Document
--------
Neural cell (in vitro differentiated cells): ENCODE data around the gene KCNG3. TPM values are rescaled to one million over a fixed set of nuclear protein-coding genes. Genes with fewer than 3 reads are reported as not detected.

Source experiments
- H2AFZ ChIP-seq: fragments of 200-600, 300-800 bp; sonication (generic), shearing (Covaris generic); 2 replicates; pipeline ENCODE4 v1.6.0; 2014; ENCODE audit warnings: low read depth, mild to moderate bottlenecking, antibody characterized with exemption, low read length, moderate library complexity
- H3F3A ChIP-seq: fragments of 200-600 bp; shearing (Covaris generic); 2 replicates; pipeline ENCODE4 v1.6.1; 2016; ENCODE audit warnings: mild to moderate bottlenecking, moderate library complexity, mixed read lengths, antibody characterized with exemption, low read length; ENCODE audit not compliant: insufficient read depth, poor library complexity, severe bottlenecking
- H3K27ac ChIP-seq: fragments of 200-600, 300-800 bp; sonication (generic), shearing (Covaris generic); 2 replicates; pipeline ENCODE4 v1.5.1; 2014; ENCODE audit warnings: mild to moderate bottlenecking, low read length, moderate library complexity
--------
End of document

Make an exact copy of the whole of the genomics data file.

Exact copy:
Neural cell (in vitro differentiated cells): ENCODE data around the gene KCNG3. TPM values are rescaled to one million over a fixed set of nuclear protein-coding genes. Genes with fewer than 3 reads are reported as not detected.

Source experiments
- H2AFZ ChIP-seq: fragments of 200-600, 300-800 bp; sonication (generic), shearing (Covaris generic); 2 replicates; pipeline ENCODE4 v1.6.0; 2014; ENCODE audit warnings: low read depth, mild to moderate bottlenecking, antibody characterized with exemption, low read length, moderate library complexity
- H3F3A ChIP-seq: fragments of 200-600 bp; shearing (Covaris generic); 2 replicates; pipeline ENCODE4 v1.6.1; 2016; ENCODE audit warnings: mild to moderate bottlenecking, moderate library complexity, mixed read lengths, antibody characterized with exemption, low read length; ENCODE audit not compliant: insufficient read depth, poor library complexity, severe bottlenecking
- H3K27ac ChIP-seq: fragments of 200-600, 300-800 bp; sonication (generic), shearing (Covaris generic); 2 replicates; pipeline ENCODE4 v1.5.1; 2014; ENCODE audit warnings: mild to moderate bottlenecking, low read length, moderate library complexity